February 5, 2010 / 4:27 PM / in 10 years

China "indignant" on U.S. arms sales to Taiwan

MUNICH (Reuters) - China is indignant about new U.S. arms sales to Taiwan and its opposition to them is “very reasonable,” Chinese Foreign Minister Yang Jiechi said on Friday.

China's Foreign Minister Yang Jiechi waves before a meeting with France's President Nicolas Sarkozy at the Elysee Palace in Paris February 4, 2010. REUTERS/Benoit Tessier

China has said it will impose unspecified sanctions on U.S. firms selling weapons to Taiwan in retaliation for the U.S. announcement that it planned to sell $6.4 billion of arms to Taiwan, which Beijing considers a breakaway province.

“The Chinese government and people feel indignant about this,” Yang told a security conference in Germany. “I do hope the U.S. will change its behavior ... and will stop arms sales to Taiwan.”

“What China has done is very reasonable and what any dignified people would do,” he added.

Beijing has claimed sovereignty over self-ruled Taiwan since 1949, when Mao Zedong’s communist forces won the Chinese civil war and Chiang Kai-shek’s KMT fled to the island.

China has threatened to attack if Taiwan tries to formalize its de facto independence.

“We approached the U.S. side very seriously on many occasions. Yet the U.S. went ahead and forced the Chinese government and people to react. We think it is our sovereign right to do what is necessary,” Yang said.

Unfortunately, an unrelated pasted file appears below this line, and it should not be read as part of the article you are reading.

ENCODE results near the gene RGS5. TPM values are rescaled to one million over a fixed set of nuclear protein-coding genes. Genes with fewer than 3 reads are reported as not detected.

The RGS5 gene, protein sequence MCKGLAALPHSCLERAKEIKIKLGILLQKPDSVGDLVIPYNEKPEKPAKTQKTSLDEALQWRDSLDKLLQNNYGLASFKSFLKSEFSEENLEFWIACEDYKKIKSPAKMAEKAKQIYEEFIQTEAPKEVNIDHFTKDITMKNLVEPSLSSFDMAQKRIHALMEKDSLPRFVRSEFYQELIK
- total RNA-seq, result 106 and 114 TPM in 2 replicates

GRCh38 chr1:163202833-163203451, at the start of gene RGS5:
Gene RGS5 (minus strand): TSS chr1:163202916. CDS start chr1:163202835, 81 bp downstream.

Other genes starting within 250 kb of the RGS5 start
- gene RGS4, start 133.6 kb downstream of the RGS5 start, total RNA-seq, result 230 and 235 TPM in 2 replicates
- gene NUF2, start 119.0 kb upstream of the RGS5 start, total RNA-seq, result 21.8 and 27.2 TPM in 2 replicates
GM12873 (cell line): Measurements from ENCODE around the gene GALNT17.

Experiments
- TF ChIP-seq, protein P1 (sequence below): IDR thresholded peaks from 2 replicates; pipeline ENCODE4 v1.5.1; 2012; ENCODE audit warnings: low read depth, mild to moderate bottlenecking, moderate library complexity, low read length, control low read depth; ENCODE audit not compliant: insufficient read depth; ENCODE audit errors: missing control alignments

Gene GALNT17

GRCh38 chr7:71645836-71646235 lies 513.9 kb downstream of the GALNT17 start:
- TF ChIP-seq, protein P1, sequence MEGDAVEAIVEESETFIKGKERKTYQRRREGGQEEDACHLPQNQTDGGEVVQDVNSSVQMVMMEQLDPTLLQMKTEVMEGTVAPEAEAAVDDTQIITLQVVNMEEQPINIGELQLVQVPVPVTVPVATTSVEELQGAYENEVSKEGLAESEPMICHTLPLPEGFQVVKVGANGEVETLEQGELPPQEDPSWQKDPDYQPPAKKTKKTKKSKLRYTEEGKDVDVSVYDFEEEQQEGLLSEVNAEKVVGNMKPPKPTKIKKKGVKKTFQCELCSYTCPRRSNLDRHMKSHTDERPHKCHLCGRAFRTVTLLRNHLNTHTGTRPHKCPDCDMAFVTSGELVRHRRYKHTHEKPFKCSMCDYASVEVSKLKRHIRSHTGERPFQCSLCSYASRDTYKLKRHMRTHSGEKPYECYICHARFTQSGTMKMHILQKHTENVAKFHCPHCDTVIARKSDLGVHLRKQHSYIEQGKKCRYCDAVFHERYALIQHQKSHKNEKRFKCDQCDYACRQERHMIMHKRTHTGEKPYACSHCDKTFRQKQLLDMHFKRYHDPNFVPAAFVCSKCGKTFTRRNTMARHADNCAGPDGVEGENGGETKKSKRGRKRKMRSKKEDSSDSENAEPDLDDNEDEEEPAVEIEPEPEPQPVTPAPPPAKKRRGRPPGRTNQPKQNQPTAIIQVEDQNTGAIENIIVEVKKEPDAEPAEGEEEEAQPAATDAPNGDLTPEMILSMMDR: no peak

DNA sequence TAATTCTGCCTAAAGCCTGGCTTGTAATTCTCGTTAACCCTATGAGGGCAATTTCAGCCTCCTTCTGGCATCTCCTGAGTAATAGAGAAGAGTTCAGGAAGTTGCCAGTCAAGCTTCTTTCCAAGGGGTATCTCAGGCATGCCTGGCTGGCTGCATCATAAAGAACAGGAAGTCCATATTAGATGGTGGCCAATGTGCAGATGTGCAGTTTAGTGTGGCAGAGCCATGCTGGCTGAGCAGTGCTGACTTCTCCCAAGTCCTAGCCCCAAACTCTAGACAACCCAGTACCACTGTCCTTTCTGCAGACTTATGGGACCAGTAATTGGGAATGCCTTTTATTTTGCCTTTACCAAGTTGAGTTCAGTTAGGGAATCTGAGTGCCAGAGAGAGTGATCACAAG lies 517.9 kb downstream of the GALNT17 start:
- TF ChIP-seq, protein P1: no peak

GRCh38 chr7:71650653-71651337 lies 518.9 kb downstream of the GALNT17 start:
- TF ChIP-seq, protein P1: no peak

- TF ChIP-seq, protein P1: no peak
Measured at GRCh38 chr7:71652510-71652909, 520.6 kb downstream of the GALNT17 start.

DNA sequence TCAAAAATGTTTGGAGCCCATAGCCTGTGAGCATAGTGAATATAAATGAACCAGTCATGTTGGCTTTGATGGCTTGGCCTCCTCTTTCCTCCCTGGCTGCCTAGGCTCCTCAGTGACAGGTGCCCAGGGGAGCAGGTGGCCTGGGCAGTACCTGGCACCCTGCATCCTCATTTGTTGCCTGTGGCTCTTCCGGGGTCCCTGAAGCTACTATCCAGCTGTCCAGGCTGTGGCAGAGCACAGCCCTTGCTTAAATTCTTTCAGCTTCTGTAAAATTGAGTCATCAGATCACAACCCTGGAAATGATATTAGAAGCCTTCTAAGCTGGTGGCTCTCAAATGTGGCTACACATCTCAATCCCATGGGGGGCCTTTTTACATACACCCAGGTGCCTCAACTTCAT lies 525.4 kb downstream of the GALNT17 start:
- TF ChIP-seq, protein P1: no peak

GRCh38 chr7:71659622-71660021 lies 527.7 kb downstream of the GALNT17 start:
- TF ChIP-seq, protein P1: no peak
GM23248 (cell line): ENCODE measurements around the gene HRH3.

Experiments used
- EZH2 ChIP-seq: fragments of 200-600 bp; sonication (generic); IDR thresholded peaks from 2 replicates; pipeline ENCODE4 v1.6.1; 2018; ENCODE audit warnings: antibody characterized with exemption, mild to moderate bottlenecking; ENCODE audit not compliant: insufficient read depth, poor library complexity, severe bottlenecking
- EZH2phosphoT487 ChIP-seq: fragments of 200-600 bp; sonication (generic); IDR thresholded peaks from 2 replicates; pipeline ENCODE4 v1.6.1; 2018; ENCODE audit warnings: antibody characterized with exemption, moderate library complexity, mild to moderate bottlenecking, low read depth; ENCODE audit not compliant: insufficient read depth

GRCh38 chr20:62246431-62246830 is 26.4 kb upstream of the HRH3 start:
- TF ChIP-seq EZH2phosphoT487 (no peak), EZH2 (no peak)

“What is the central question here? Whether a country feels weak or strong, all countries should be equal and you have to put yourself in the shoes of others before you make any decision. Would you like this to be done to yourself? Of course not.”

Beijing has said the sales could affect the task of peaceful reunification between China and Taiwan.

The minister said Taiwan “is actually having more progress, together with us, in peacefully developing cross straits relations, and the U.S. is supporting this. So we urge the USA to do things which would contribute to this developing trend.”

Sino-U.S. relations are already tense due to a series of other spats over the value of China’s currency, trade protectionism and Internet freedoms.

Reporting by William Maclean and David Graham, editing by Tim Pearce

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